We show you 11 easy & essential riffs for jam sessions that make great icebreakers for jamming with a band or just jamming on your own at home to keep your skills sharp.
Leigh Fuge has rounded up 11 of his easiest essential riffs for jam sessions that'll help you break the ice when you start jamming with a new band, help you keep your skills sharp and that are totally fun to play!
If you’ve been playing guitar for a little while now and you’re getting ready to start jamming with other musicians, it can be pretty tough knowing where to start.
It’s really useful to go into a jam session prepared with some ideas. A great place to start is to speak with your jam buddies and pick some classic riffs that you can all jam as you get used to playing together.
In this lesson we’re going to look at 11 classic, and easy to play essential riffs, that are guaranteed to get your jam sessions off to a great start.
Play along with the video below:
1. Muddy Waters – Hoochie Coochie Man
This blues classic from Muddy Waters is a great jam track because it just repeats this idea over and over, making it one of the best essential riffs on guitar to get warmed up and start jamming parts. You can use this to have some fun with. Jam this with your band mates and practise your blues solos over the top while maybe adding some of your own ideas.
This riff is in 12/8 time, which feels similar to 4/4 with triplets on each beat.
2. Deep Purple – Smoke on the Water
Not only is this one of the most iconic rock guitar riffs of all time, but it’s also pretty easy to play and a lot of fun to jam with other musicians. It’s a simple double stop riff focused on the D and G strings and one of the most essential riffs that very guitarist should know.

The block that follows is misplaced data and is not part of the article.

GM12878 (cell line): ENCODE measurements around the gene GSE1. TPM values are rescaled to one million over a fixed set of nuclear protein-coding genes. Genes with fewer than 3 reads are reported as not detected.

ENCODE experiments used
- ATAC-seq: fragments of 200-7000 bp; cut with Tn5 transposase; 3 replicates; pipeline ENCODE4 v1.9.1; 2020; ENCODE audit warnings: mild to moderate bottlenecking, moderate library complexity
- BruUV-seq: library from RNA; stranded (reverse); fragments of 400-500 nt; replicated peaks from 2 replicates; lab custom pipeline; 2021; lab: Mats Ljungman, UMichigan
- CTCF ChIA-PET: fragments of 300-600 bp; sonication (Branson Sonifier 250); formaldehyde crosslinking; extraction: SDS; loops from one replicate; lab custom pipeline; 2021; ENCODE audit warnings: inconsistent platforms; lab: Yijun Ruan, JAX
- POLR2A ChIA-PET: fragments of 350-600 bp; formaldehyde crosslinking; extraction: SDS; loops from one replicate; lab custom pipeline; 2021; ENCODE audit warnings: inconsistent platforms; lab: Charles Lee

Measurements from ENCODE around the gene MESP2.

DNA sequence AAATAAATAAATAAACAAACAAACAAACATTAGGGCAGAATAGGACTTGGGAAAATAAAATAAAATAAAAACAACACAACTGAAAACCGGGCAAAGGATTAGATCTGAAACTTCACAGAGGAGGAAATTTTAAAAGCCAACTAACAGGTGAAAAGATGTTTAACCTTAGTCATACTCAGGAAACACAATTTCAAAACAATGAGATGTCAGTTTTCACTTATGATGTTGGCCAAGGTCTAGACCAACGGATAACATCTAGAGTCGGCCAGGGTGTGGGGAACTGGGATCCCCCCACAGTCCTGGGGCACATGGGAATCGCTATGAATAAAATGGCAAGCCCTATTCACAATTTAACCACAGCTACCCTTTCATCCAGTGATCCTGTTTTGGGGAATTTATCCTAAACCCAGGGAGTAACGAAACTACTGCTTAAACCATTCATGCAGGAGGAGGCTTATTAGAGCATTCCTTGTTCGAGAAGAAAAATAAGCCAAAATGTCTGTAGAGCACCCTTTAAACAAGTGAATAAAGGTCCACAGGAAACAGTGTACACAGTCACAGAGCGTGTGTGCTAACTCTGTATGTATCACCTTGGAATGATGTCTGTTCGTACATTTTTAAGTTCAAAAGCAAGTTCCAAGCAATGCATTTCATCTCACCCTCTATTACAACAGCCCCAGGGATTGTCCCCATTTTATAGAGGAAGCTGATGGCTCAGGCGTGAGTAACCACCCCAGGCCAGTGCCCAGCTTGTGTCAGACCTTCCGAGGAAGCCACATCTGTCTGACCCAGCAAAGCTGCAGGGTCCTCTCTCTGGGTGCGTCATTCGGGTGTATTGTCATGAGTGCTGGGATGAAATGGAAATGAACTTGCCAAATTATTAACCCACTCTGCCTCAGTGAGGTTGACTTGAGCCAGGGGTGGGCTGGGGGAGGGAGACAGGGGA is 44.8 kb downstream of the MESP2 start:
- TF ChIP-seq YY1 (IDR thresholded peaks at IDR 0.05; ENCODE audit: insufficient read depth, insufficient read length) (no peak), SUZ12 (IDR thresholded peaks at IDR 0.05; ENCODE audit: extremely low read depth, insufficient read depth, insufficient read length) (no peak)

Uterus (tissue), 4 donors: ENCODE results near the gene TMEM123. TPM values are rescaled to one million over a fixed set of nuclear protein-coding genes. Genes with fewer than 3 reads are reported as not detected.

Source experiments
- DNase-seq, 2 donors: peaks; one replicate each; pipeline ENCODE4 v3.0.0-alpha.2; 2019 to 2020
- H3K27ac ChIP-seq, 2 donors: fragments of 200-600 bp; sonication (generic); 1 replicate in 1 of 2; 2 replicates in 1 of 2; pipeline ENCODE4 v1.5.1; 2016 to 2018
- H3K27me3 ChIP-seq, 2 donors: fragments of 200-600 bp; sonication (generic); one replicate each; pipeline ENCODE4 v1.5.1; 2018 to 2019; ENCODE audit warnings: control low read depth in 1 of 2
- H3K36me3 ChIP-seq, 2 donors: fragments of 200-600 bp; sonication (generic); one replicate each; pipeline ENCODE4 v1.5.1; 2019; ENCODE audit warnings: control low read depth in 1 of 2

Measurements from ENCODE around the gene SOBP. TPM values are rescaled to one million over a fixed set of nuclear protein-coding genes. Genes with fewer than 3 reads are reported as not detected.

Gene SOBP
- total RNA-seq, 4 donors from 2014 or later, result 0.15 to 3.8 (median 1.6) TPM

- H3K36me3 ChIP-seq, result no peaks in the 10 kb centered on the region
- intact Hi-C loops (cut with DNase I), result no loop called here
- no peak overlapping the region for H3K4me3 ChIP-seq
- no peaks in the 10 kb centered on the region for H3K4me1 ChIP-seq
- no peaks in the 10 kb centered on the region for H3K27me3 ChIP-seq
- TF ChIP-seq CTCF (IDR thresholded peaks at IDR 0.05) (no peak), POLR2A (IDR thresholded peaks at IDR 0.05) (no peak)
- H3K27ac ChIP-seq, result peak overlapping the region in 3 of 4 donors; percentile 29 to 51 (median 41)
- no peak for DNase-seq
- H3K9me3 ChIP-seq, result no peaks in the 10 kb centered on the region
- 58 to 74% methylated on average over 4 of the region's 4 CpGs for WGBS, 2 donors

It's also one of the best songs to jam to with a band because everyone will have heard it!
3. Cream – Sunshine of Your Love
This 60s classic Eric Clapton riff is always a fun one to kick off a jam. It’s based around the D Minor pentatonic scale with a b5 blues note thrown in. Any Eric Clapton Riff could be considered essential riffs to jam on. We've actually written a full Eric Clapton guitar habits and playing techniques blog and accompanying video which we highly recommend.
4. The Kinks – All Day and All of the Night
When you want to get louder and crank up the grain, this power chord rocker from The Kinks is a great rif to jam with. It’s one f the simplest, yest most essential riffs a guitarist should learn, based around the 1st and 3rd fret. It's entirely power chord based too, so easy to learn and easy to play regardless of your ability.
5. The Beatles – Come Together
This Beatles riff is pretty easy to play and it's a really great riff to jam with a band and other guitarists. There are some interesting drum fills going on with this riff so it’s a great one to work on your musical interplay between band members and can lead to some really interesting jam sessions.
6. Van Morrison – Brown Eyed Girl
If you want something simple and fun, look no further than Brown Eyed Girl by Van Morrison. This strum along uses the chords G, C and D and is a great one to start playing for anyone of any ability level. Technically it's not a 'riff' but it's an essential piece of music that you can mould to how you want it and even use power chords to make it into your own jam with your band.